Guided mode resonance (GMR) enhanced second- and third-harmonic generation (SHG and THG) is demonstrated in an azo-polymer resonant waveguide grating (RWG), comprised of a poled azo-polymer layer on top of a textured SU8 substrate with a thin intervening layer of TiO2. Strong SHG and THG outputs are observed by matching either in-coming fundamental- or out-going harmonic-wavelength to the GMR wavelengths of the azo-polymer RWG. Without the azo-polymer coating, pure TiO2 RWGs, do not generate any detectable SHG using a fundamental beam peak intensity of 2 MW/cm2. Without the textured TiO2 layer, a planar poled azo-polymer layer results in 3650 times less SHG than the full nonlinear RWG structure under identical excitation conditions. Rigorous coupled-wave analysis calculations confirm that this enhancement of the nonlinear conversion is due to strong local electric fields that are generated at the interfaces of the TiO2 and azo-polymer layers when the RWG is excited at resonant wavelengths associated with both SHG and THG conversion processes.
© 2014 Optical Society of America
Nonlinear optical (NLO) harmonic generation [1,2] has attracted great attention due to the wide range of practical applications such as nonlinear signal data storage [3–5], bio-imaging [6,7], and straight frequency conversion [1,2,8]. In particular, frequency conversion based on nonlinear harmonic generation extends the coherent emission of infra-red (IR) laser to visible and near ultraviolet wavelengths. Several methods and geometries have been proposed to enhance the frequency conversion efficiency for specific applications. Examples of these include; phase matching [1,2], quasi-phase matching [9–11], slow light in photonic crystal (PhC) waveguides [12,13], high-Q PhC microcavities [14–16], planar PhC enhanced second-harmonic generation (SHG) [17–19], surface plasmons enhanced SHG [20,21], and grating-assisted enhanced SHG [22–24].
Resonant waveguide grating (RWG) structures [25–27] for enhanced SHG [28,29] and third harmonic generation (THG) are the focus of the present work. A RWG typically comprises a high refractive-index grating-waveguide layer and a low refractive-index supporting layer. This design can produce very sharp reflection and transmission resonances associated with coupling incident light into guided modes (GMR) [25–27]. As a GMR condition is reached, strong local electric fields are excited in the vicinity of the grating, which is useful for enhancing NLO interactions and the photoluminance of fluorescent dyes and quantum dots [27–31]. Recently, it has been demonstrated that SHG can be dramatically enhanced in an all-dielectric RWG comprising a low refractive index silicon dioxide grating with a square-wave profile, covered by a thick, high refractive index TiO2 layer [28,29]. The strong SHG enhancement was attributed to the strong interaction of the local electric field of the resonant waveguide mode with the inherent surface nonlinearity of the TiO2 layer [28,29]. The present work shows that by coating a textured TiO2 RWG structure with a strongly nonlinear azo polymer bulk second and third order nonlinearities (esu  and esu  at 1.5 μm), resonant SHG and THG conversion processes can be substantially increased over those of bare TiO2 covered grating structures. The NLO polymers offer flexible processing options , which facilitate easy integration with a pure TiO2 RWG.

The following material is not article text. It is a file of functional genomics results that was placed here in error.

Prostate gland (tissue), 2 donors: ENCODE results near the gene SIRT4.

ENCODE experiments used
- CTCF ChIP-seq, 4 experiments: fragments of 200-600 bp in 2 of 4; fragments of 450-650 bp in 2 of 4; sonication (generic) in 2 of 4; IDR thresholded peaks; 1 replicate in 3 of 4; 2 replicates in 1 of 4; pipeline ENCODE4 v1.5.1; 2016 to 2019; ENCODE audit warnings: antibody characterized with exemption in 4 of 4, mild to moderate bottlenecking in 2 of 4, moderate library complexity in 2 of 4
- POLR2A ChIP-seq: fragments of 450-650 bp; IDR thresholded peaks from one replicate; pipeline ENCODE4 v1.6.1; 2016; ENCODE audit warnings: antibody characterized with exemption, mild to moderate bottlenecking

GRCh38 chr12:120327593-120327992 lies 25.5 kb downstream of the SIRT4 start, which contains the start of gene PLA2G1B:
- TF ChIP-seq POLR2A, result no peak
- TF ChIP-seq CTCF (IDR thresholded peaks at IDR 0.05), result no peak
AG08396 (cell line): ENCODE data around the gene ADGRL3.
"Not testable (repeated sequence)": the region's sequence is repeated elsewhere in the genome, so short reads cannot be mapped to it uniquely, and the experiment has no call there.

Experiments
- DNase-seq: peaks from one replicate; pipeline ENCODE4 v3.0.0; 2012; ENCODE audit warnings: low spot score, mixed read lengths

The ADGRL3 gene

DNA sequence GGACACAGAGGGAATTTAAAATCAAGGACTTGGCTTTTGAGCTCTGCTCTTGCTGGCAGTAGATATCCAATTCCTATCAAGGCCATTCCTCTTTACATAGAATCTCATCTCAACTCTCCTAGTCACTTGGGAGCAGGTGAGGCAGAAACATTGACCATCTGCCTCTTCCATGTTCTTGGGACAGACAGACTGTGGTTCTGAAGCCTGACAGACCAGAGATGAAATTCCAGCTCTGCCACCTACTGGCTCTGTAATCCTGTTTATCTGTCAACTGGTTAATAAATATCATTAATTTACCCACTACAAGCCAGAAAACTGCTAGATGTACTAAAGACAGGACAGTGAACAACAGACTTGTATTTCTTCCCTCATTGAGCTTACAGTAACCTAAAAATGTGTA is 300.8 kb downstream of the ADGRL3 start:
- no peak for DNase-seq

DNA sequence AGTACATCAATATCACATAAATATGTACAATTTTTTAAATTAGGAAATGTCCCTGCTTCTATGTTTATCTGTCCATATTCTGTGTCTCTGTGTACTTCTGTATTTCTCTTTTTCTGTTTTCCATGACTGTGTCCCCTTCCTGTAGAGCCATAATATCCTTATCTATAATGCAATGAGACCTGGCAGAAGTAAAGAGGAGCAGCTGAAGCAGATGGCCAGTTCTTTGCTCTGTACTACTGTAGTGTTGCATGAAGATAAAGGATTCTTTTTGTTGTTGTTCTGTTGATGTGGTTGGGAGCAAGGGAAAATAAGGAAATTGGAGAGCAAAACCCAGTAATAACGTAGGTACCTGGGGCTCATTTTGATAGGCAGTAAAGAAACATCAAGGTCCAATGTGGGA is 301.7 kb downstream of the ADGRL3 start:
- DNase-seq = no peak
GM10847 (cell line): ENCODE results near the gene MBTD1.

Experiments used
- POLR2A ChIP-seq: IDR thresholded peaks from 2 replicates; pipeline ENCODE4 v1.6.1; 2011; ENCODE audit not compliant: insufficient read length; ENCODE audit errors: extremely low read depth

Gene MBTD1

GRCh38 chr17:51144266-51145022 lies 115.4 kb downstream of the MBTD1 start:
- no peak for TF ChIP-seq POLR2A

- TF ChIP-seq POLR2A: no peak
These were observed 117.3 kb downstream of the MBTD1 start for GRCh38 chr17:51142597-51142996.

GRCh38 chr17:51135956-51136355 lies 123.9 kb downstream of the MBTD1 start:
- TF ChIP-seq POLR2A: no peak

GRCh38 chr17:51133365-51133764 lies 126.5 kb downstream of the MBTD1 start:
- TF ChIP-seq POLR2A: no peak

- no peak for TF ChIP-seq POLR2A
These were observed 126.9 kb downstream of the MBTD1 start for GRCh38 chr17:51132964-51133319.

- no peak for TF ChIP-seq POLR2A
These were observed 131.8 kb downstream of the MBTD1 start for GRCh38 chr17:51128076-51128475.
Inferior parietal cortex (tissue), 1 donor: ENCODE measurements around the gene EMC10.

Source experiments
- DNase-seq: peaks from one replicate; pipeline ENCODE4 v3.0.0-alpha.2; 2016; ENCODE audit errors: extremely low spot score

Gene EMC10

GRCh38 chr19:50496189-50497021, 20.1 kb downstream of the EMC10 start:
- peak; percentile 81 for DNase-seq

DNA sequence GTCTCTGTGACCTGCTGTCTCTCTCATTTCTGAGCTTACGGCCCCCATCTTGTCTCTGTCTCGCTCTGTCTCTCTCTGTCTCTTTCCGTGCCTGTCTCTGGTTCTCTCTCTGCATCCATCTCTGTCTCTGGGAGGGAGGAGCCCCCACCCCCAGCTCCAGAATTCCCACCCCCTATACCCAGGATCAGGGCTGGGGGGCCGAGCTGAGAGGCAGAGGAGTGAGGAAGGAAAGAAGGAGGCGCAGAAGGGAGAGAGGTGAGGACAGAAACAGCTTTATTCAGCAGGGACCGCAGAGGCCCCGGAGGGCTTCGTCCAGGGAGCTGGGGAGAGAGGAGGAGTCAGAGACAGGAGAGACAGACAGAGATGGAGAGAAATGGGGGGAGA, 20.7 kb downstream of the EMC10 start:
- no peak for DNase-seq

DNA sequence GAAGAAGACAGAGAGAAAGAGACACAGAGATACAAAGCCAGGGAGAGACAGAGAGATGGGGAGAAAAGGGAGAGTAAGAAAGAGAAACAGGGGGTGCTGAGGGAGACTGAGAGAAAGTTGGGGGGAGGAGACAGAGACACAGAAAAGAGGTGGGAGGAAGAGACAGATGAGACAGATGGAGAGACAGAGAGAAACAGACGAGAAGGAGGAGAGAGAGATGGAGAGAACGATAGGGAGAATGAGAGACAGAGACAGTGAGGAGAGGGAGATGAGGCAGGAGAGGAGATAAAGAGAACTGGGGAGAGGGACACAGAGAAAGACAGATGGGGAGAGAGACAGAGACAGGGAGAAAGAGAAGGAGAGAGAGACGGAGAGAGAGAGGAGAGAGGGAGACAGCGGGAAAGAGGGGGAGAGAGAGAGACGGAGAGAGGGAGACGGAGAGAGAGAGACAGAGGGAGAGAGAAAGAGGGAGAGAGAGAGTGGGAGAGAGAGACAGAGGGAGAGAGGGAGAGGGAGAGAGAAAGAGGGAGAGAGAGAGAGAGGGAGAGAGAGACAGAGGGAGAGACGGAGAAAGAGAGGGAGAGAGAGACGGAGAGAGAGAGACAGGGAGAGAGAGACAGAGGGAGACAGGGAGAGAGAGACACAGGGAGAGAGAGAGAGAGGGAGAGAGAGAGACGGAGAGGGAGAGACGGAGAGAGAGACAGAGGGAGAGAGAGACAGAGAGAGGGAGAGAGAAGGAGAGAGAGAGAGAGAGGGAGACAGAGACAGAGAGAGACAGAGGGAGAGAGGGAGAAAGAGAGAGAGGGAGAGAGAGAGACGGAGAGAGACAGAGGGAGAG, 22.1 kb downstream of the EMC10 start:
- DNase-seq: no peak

In this work, we employ a pure TiO2 RWG covered with a poled azo-polymer layer to enhance nonlinear harmonic generation using normal incidence excitation near 1300 nm. A simple and low cost two-beam interference technique is used to fabricate the grating texture. Resonant SHG and THG are measured and compared to reference samples: the enhancement factor for SHG is up to 3560 times that observed from an untextured poled azo-polymer layer.
2. Sample preparation and measurement setup
2.1 Fabrication of the azo-polymer RWG
Figure 1(a) schematically shows the azo-polymer RWG structure studied in this work. The structure from top to bottom comprises a nonlinear azo-polymer layer, a 1D sinusoidal TiO2 waveguide grating, a SU8 bottom cladding layer and an indium-tin-oxide (ITO) glass substrate. The SU8 bottom cladding layer was obtained by spin coating of SU8 photoresist on the backside of the ITO glass substrate with a thickness (TSU8) of 1.1 µm. A 1D sinusoidal grating was patterned on the top of the SU8 bottom cladding layer by a two-beam interference technique [34,35]. The TiO2 waveguide grating layer with a thickness (TTiO2) of 180 nm was deposited on the top of SU8 grating by using an electron-beam deposition system. Figure 1(b) shows the scanning electron microscopy (SEM) image of the fabricated RWG structure. The SEM image indicates that TiO2 layer is uniformly coated on the top of SU8 grating with sinusoidal modulation. The area of the RWG is 6 × 6 mm2. From SEM measurement, the period (Λ) and depth (d) of grating were determined to be 840 nm and 230 nm, respectively. The refractive indices of SU8 (nSU8), TiO2 (nTiO2) and ITO glass substrate (ng) are 1.55, 2.1 and 1.48 at 1.3 μm, respectively (the first two were obtained by ellipsometry measurements and the latter was taken from Ref. 36). A DR1-PMMA copolymer thin film with 15% molar azo-dye concentration was chosen to increase the NLO response of the device . Its molecular structure is shown in Fig. 1(a). The azo-polymer was dissolved in chloroform and spin-coated on the top of the TiO2 RWG structure. The azo-polymer RWG was then baked for 1 hour at 70 °C on a hotplate before use. The thickness (Tazo) of azo-polymer layer was determined to be 650 nm by using AFM measurement and its refractive index (nazo) is 1.54 at 1.3 μm . A corona poling technique was used to align azo-polymer molecules to form a noncentro-symmetric distribution at 4.5 kV and T〜100 °C for 45 minutes. The uniform poling area is about 1 cm2, which covers the whole azo-polymer RWG structure.